In 1907 Oscar Martin Carter, the founder of the Houston Heights subdivision, sued N.H Jones, an enterprising prospective utility provider. (Read the brief of the case here.) Carter sought to block Jones, and anyone else for that matter, from providing utilities in the easements of the newly created City of Houston Heights. Carter and the Omaha and South Texas Land Company had reserved to themselves all of the streets and alleys as their own private property. In 1905, Jones was awarded a franchise to construct and operate a light plant to supply electric lighting to the new Houston Heights.  Immediately, Carter sued, claiming that Jones couldn’t build the electrical lines because it was on his private property. The Court of Civil Appeals of Texas said "not so fast." The Court essentially said that if Carter were allowed to own all the alleys and streets as private property absolutely (or, without easements), it would effectively create a monopoly for the residents where they could only buy utilities from Carter. And because monopolies are illegal, the Court said that Carter couldn’t do that. So, Jones was allowed to go on with the contract and install electrical infrastructure. It didn’t mean that Carter couldn’t do the same if he wanted to, but that Carter wasn't the only entity that would be able to provide those services to residents of the Houston Heights.

Now, so what? Why care about alleys? As cities grow and densify, or if you're trying to create efficiently designed neighborhoods, alleys can play a role. One of the qualms I have about Houston's development code is the prevalence of garages facing streets. It makes for a fairly hostile street, void of porches and front yards, (although some homes have second story porches), not to mention, taking all street parking away. As a city, we should also consider the overall health and social impacts of our planning and design. (Some of this seems a bit unavoidable though, due to Houston's lack of comprehensive planning, and leaving design and preference to developers.) But, as development occurs at the ends of streets, some developers have been savvy enough to create shared driveways that act like alleys, freeing up space for small front or rear yards, as well as garages.

I'd argue that my preference for infill development in Houston is centered around the 2,500 to 3,000 square foot lot, which is what you see a lot of in the Houston Heights and Sunset Heights (original plat) neighborhoods. Some areas of these subdivisions were originally platted with smaller 3,000sf lots, so building three homes on a formerly 9,000sf building site does not require replatting, making for easy, quick redevelopment. Essentially, these neighborhoods are being built up into their previously envisioned density, albeit likely a bit higher than previously imagined. When paired with alleys (aerial example in the Sunset Heights neighborhood), these lots provide for a little bit of everything, including garage apartments in the rear, and porches in the front.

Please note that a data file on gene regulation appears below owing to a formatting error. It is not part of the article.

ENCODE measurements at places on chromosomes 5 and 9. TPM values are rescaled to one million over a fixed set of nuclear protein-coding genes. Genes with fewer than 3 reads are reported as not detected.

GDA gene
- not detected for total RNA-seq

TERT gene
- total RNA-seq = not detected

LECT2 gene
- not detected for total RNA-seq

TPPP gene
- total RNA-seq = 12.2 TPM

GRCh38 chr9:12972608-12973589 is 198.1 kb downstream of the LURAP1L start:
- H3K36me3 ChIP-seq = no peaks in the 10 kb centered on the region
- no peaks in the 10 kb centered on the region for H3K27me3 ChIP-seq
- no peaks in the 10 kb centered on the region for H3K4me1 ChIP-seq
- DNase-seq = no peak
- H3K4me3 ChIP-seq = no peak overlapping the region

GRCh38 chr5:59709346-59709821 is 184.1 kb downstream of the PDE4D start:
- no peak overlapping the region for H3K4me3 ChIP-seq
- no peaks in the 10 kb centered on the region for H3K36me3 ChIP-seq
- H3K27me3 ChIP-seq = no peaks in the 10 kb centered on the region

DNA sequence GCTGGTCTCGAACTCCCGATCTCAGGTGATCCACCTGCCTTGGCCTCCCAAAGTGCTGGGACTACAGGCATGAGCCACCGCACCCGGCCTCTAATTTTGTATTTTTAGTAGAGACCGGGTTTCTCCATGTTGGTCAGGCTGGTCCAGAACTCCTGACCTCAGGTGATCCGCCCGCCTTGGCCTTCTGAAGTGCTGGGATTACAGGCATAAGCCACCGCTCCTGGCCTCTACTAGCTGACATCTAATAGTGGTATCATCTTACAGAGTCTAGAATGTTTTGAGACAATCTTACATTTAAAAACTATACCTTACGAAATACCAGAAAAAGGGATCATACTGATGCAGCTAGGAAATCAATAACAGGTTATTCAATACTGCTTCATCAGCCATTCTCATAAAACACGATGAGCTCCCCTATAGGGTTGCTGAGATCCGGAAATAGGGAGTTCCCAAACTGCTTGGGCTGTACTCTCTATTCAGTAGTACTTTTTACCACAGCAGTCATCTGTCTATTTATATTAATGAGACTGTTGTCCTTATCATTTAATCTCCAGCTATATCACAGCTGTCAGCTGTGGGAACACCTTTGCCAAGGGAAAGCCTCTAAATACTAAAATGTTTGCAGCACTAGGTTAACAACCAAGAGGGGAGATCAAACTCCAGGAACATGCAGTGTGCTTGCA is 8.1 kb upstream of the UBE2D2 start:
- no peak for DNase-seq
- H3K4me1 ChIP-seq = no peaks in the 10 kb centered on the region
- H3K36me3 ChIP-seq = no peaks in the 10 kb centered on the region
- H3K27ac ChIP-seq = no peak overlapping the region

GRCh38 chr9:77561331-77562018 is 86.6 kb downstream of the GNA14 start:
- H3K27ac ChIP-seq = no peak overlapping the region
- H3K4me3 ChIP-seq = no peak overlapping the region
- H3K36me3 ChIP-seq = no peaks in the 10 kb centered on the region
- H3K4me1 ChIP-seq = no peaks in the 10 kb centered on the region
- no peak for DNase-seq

As Houston continues its growth and densification, utilizing alleys may be a small, and overlooked, way to accommodate more access to properties, without requiring private driveways, especially when we require alleys to be improved at such a high standard. Houston's general lack of density proximate to its alleys, when compared to a city like Chicago, or even Detroit, makes it hard to recommend activating alleys the same way that other cities have. But, that doesn't mean that we shouldn't consider the public amenity that they are, and attempt to bring back this urban design element we've pretty much forgotten about.

1 comment:

  1. I was interested to read your post because I live in a neighborhood with alleys in Houston, and like the sidewalks, they are often neglected because the owners think they should be the City’s responsibility. They used to pick up trash from there, but with the new big trash cans, they can’t fit anymore. It’s unfortunate. I think alleys have a lot of benefits, but it’d be nice if the City would take some responsibility. Also, I’m surprised to hear that there are strict regulations with them. Perhaps that is for new alleys as I’ve seen renovations that drain to the alley surface, which just creates a problem for all.